The Puerto Rico Dust Experiment (PRIDE) was a field study of the radiative, microphysical, and transport properties of Saharan dust, conducted in June-July 2000 (Reid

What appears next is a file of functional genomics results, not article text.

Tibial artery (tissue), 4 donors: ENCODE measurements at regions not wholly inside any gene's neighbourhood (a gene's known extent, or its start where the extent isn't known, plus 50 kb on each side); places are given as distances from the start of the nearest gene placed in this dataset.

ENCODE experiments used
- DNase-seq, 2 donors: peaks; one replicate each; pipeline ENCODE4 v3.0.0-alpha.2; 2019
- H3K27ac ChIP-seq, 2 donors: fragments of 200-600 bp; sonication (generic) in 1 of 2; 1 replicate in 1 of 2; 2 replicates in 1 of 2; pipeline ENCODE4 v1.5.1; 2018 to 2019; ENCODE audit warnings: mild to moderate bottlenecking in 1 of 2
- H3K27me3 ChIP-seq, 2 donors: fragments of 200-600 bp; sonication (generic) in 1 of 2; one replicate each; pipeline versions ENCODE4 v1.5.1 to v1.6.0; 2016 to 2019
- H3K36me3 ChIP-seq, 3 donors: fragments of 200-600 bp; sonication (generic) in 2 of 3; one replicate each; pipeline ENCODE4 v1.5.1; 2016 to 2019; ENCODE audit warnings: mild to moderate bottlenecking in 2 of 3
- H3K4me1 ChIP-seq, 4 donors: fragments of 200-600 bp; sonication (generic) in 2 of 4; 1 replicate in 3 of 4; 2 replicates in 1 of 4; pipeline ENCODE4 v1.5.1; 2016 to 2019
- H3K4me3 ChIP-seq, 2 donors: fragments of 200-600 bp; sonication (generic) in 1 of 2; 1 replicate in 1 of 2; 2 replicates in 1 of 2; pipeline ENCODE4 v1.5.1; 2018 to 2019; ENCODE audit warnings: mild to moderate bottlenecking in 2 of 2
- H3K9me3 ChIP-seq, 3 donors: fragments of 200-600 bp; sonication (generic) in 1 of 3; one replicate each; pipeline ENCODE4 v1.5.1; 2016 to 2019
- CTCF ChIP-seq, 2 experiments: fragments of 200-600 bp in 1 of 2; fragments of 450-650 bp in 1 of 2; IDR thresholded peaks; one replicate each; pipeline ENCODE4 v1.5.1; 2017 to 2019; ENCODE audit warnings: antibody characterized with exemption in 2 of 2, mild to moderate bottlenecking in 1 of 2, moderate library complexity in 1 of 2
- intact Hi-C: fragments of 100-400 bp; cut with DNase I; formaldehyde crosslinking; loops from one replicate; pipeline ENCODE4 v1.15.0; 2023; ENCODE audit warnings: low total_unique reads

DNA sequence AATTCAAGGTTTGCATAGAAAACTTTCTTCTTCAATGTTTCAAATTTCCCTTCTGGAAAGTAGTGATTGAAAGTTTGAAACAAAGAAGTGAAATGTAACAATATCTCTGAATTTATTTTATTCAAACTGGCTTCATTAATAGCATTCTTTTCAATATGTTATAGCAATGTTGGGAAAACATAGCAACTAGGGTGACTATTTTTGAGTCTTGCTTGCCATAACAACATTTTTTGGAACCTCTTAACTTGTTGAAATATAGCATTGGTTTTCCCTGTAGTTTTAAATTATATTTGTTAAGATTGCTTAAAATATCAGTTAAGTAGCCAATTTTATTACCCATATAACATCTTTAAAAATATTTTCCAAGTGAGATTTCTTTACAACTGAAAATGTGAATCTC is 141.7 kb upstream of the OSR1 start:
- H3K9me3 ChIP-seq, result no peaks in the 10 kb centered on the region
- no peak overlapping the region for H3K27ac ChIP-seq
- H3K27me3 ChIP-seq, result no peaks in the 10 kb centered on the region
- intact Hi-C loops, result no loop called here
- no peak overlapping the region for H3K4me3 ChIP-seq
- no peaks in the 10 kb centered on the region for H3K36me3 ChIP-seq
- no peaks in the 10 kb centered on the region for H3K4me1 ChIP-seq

, 2000). A group of Navy, NASA, and university scientists conducted a combined surface, airborne, satellite and modeling campaign out of the Roosevelt Roads Naval Base, Puerto Rico in an effort to measure the properties of African dust transported into the Caribbean. There were two principal thrusts: 1) Determine the extent to which the properties of dust particles and the spectral surface reflectance of the ocean surface need to be known before remote sensing systems can accurately determine optical depth and flux. 2) Evaluate/validate the skill in which the Naval Research Laboratory's Aerosol Analysis and Prediction System (NAAPS) predicts the long-range transport and vertical distribution of African dust. The results of these efforts supported Navy and NASA applied science objectives on satellite validation and the prediction of dust-induced visibility degradation. In addition, secondary thrusts of PRIDE addressed in situ issues of coarse mode particles and basic research issues on climate forcing, geochemical cycles, and meteorology.